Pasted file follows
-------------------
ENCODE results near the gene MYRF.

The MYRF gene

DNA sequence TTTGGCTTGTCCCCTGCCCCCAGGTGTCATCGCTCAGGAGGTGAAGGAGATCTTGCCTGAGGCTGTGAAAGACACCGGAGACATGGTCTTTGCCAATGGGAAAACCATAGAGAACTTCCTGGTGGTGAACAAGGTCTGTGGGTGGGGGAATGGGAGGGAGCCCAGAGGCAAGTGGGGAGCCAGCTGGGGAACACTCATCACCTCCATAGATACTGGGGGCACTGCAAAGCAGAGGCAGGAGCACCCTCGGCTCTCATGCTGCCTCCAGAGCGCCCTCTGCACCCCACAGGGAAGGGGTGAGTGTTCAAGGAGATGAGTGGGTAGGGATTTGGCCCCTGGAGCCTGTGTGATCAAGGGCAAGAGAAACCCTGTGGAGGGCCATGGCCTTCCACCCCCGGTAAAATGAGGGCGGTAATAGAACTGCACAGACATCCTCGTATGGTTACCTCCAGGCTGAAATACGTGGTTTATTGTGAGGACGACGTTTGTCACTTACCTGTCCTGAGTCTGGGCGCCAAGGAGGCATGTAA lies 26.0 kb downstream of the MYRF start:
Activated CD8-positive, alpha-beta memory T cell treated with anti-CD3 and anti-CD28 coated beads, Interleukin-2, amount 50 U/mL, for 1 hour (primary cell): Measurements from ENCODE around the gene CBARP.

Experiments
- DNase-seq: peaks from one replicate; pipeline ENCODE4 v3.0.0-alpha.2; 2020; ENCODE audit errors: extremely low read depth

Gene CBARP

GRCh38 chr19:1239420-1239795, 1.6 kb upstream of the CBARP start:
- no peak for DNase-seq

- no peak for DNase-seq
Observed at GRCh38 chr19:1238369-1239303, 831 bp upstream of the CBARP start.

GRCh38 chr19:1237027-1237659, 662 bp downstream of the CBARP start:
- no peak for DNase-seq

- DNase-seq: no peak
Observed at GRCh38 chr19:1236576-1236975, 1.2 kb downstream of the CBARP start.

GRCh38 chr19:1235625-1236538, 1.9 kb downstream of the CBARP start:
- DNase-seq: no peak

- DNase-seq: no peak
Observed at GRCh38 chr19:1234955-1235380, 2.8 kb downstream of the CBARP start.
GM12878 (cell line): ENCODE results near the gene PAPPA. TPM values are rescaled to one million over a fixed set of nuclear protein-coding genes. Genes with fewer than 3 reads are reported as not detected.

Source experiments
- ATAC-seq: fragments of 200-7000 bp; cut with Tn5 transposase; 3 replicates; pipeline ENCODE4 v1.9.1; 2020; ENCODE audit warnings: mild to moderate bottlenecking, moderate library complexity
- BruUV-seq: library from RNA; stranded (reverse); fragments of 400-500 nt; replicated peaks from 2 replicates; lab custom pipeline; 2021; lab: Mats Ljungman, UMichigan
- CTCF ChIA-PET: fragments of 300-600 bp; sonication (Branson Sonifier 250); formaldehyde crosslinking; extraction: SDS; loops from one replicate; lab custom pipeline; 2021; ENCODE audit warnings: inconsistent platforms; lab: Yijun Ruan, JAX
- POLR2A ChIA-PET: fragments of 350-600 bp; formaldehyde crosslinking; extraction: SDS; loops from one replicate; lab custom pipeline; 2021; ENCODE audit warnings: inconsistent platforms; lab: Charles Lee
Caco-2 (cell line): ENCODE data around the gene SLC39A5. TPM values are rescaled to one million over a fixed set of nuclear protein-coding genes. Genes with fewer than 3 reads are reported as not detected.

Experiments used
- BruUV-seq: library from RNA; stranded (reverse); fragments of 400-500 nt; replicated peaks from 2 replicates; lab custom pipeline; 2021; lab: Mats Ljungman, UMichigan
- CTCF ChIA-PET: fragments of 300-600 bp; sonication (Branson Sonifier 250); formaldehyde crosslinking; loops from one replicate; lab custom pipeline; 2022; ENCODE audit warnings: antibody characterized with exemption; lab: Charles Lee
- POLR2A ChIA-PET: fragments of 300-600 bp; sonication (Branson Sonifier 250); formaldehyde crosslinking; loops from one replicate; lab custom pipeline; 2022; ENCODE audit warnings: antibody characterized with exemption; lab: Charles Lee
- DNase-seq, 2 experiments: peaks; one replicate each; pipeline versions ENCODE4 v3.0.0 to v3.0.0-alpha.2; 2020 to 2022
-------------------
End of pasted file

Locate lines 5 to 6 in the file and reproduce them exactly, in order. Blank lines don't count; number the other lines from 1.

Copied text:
Experiments
- DNase-seq: peaks from one replicate; pipeline ENCODE4 v3.0.0-alpha.2; 2020; ENCODE audit errors: extremely low read depth